I was walking further than I’d ever walked before in one day, plus I was carrying 35lb on my back. I had to push myself hard. On most days, my legs would start to feel numb and fatigued and my shoulders hurt, but I didn’t want to stop because the distance I had to cover would pile up in the end. I just had to keep marching on and on, and on. I made chants to keep myself going, but it was more than physical endurance. Navigation was also difficult. I’d often be on a small pathway that would suddenly run out. I’d have to beat my way through the undergrowth of virgin forest, which would cut up my legs and was very hard work, slowing me down horrendously. When the Google Maps failed, I would have to trust that a path would take me where I wanted to go. That was an epiphany, to discover trust, to listen to my intuition. I had to find what was already within.

I spent the majority of the time on my own, just walking. The coastline is mostly forest, cliffs and empty, stony beaches. In solitude, I found myself talking to myself a lot, or talking to the dog, or singing. I would only have company when asking for water and food, and that was over quite quickly — in maybe 20 minutes. I’m mostly happy with my own company, but physical hardship, fatigue and the cold would trigger loneliness. As kind as he is, Cosmo is not the same as a human companion. I particularly missed Belinda — we don’t spend much time apart. We would speak on the phone every two or three days, as I had to conserve the battery. She also came to see me twice on the walk. I found that actually made it harder, because she would have to leave me again.

One morning, I was feeling lonely and sorry for myself and I cried. The day before had been hard and long, and I’d camped on the beach and woken up freezing. I only had enough water for a few sips and I hadn’t had a shower for four days.

Cosmo was looking at me as if to say, “What are we doing here?”, and I began to ask the same question. I started walking up a hill, but the path was heading to an urban development and I couldn’t get to where I wanted. It saddened me that we are destroying for ever the beauty of nature.

One of the toughest parts was sleeping on hard ground (I had a self-inflating mattress, but it was punctured on the second day).

Then I’d open the zipper of my tent for sunrise and think: “Oh my God, that’s what it’s about.” Normally, though, I’d still be asleep. It was sometimes a struggle to get going in the morning, but then I’d be walking along the cliff tops and feel so lucky to be able to do it. I found it uplifting to be free of money worries: that it wouldn’t last, or that I was spending too much. Money brings so much complication. My wife and I already lead a pretty uncomplicated life, but the trip made me realise how important the simple things are — you can feel like you have it all with a picnic on the cliff top, an amazing sunset and good company; you don’t need to go to an expensive restaurant.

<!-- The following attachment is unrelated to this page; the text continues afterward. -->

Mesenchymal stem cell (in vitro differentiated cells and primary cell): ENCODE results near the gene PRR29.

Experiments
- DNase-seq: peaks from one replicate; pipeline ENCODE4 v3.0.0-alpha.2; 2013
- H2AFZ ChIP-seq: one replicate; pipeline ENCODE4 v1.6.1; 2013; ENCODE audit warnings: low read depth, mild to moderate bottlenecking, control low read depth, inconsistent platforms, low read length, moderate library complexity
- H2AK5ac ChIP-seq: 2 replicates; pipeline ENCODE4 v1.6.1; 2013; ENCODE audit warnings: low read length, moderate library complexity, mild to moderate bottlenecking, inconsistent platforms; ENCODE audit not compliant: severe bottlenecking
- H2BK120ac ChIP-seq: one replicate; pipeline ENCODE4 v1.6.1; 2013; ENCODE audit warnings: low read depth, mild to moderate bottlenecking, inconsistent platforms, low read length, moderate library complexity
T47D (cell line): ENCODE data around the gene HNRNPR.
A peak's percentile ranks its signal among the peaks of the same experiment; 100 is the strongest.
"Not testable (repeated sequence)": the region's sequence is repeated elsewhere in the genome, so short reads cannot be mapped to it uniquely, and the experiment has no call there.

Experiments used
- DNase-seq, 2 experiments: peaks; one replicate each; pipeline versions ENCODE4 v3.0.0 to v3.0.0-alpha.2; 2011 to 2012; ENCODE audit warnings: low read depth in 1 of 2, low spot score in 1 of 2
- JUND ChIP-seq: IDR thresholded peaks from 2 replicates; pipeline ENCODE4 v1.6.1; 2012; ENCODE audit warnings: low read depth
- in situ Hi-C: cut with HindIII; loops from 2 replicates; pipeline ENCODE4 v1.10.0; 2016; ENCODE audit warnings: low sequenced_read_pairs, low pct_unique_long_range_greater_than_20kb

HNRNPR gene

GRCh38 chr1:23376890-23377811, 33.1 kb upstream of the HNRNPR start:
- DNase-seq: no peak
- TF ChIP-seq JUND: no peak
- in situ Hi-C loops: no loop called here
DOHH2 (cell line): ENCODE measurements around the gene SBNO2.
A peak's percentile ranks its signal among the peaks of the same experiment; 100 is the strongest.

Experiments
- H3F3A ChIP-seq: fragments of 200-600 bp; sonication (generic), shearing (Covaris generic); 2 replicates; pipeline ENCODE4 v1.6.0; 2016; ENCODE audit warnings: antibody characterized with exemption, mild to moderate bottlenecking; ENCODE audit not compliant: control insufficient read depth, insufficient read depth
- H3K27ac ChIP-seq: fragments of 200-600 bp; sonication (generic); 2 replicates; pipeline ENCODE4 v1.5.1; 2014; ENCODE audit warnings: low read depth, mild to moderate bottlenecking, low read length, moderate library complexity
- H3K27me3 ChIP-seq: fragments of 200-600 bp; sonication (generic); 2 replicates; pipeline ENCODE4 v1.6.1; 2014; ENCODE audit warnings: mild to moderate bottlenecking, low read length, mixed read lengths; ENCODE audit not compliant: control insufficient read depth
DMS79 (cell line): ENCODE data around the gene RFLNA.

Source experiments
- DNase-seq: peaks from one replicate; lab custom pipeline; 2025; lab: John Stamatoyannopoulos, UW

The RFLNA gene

Slowing down and looking at things, thinking about those in front of me, while undistracted by material ideas, made everything around me seem more meaningful and rewarding. Being present to the world is not possible when you’re rushing by. It also made me feel more grateful — even just to have home comforts, simply to get into a bed, to have running water. We’ve made life much more complicated than it need be.

The trip took 11 days in the end, covering 140 miles. On returning, Cosmo and I didn’t leave the house for four days; we just slept and ate. I’d be piling food in and I’d still be hungry. Only then did I realise what the trip had taken out of me — it’s amazing how the body still goes on when asked. There were other things that I only really appreciated once back home. I was much more aware of what my wife does around the house. Because of that, I’ve been doing more of my fair share. And, inevitably, I’m more appreciative of the food on my plate, and how much food there is in the West.

The bad moments — for example, when I had no supplies — were actually really important. While, at the time, I would think, “Why the hell am I here?”, afterwards I would realise how lucky I am.